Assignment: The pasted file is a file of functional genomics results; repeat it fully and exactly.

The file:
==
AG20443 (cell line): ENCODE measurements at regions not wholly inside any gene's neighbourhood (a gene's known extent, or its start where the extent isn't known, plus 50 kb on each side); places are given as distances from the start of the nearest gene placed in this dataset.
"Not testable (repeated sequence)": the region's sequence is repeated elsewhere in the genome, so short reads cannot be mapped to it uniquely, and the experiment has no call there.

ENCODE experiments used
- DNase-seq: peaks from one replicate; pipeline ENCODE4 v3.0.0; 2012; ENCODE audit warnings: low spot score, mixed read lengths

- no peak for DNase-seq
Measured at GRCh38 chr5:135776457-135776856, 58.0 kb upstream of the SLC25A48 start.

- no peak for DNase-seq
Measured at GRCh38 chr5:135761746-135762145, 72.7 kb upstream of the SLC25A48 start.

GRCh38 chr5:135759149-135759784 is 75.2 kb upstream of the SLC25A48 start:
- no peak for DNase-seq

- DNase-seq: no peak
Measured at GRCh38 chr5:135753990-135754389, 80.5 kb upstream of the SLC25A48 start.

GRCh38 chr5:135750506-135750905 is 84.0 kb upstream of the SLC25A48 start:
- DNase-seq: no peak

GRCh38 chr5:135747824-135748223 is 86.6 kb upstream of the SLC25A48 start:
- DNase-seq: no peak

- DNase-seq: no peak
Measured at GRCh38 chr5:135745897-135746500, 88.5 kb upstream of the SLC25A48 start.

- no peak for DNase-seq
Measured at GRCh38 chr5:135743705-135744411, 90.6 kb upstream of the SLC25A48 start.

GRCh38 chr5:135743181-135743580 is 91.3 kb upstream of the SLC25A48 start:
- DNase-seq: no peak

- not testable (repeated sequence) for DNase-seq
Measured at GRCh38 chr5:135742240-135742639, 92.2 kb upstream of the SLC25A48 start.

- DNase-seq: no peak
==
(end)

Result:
AG20443 (cell line): ENCODE measurements at regions not wholly inside any gene's neighbourhood (a gene's known extent, or its start where the extent isn't known, plus 50 kb on each side); places are given as distances from the start of the nearest gene placed in this dataset.
"Not testable (repeated sequence)": the region's sequence is repeated elsewhere in the genome, so short reads cannot be mapped to it uniquely, and the experiment has no call there.

ENCODE experiments used
- DNase-seq: peaks from one replicate; pipeline ENCODE4 v3.0.0; 2012; ENCODE audit warnings: low spot score, mixed read lengths

- no peak for DNase-seq
Measured at GRCh38 chr5:135776457-135776856, 58.0 kb upstream of the SLC25A48 start.

- no peak for DNase-seq
Measured at GRCh38 chr5:135761746-135762145, 72.7 kb upstream of the SLC25A48 start.

GRCh38 chr5:135759149-135759784 is 75.2 kb upstream of the SLC25A48 start:
- no peak for DNase-seq

- DNase-seq: no peak
Measured at GRCh38 chr5:135753990-135754389, 80.5 kb upstream of the SLC25A48 start.

GRCh38 chr5:135750506-135750905 is 84.0 kb upstream of the SLC25A48 start:
- DNase-seq: no peak

GRCh38 chr5:135747824-135748223 is 86.6 kb upstream of the SLC25A48 start:
- DNase-seq: no peak

- DNase-seq: no peak
Measured at GRCh38 chr5:135745897-135746500, 88.5 kb upstream of the SLC25A48 start.

- no peak for DNase-seq
Measured at GRCh38 chr5:135743705-135744411, 90.6 kb upstream of the SLC25A48 start.

GRCh38 chr5:135743181-135743580 is 91.3 kb upstream of the SLC25A48 start:
- DNase-seq: no peak

- not testable (repeated sequence) for DNase-seq
Measured at GRCh38 chr5:135742240-135742639, 92.2 kb upstream of the SLC25A48 start.

- DNase-seq: no peak